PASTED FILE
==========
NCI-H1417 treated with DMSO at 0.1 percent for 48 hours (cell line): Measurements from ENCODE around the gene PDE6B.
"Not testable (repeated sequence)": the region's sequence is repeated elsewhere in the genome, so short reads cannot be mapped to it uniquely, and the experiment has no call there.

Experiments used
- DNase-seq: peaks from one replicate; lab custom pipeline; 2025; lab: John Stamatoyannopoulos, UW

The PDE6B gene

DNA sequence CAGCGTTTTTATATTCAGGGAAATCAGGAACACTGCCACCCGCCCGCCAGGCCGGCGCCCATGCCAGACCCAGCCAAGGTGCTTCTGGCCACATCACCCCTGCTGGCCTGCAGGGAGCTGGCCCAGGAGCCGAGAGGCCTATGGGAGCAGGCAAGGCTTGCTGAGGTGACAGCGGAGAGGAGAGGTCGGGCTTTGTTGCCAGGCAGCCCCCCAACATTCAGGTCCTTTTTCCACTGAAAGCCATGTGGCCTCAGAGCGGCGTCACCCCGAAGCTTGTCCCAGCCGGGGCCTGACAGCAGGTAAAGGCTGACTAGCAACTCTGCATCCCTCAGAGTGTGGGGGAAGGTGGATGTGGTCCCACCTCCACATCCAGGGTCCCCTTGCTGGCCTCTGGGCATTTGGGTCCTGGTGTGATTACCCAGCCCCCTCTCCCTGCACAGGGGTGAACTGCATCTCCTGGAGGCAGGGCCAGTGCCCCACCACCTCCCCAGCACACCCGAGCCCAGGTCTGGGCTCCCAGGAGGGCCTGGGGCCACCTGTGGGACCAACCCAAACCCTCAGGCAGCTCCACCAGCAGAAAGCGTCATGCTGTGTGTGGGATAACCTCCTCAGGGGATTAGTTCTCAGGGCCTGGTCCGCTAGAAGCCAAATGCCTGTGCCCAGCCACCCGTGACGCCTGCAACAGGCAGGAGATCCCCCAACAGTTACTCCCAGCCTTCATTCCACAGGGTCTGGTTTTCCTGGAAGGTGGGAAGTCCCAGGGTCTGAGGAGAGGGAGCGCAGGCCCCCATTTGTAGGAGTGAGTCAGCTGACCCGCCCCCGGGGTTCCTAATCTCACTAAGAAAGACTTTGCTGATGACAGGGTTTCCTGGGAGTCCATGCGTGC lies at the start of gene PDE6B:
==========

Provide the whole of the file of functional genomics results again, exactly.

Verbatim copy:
NCI-H1417 treated with DMSO at 0.1 percent for 48 hours (cell line): Measurements from ENCODE around the gene PDE6B.
"Not testable (repeated sequence)": the region's sequence is repeated elsewhere in the genome, so short reads cannot be mapped to it uniquely, and the experiment has no call there.

Experiments used
- DNase-seq: peaks from one replicate; lab custom pipeline; 2025; lab: John Stamatoyannopoulos, UW

The PDE6B gene

DNA sequence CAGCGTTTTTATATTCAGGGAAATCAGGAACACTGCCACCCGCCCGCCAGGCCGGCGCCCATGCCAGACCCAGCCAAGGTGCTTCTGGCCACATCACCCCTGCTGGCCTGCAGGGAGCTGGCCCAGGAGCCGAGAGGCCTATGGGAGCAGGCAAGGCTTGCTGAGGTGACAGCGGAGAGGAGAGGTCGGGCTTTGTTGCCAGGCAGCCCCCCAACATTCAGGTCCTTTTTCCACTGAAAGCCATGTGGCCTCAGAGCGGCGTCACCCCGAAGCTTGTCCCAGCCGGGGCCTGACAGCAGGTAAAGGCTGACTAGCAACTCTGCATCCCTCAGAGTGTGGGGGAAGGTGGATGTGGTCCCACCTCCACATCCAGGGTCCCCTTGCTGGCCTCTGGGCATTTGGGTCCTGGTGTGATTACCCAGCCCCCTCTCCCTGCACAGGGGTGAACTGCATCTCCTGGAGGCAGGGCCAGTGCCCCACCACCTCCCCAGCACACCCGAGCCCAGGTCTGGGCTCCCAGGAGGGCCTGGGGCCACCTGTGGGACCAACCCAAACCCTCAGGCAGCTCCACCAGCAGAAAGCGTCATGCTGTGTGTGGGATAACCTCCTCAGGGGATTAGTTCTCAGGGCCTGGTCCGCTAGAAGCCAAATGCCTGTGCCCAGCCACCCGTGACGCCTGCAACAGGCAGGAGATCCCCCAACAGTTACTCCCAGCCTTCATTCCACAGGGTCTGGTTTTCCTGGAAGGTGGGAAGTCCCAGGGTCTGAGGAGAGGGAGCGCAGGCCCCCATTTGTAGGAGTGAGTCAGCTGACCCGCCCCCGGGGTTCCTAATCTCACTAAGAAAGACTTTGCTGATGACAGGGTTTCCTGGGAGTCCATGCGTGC lies at the start of gene PDE6B: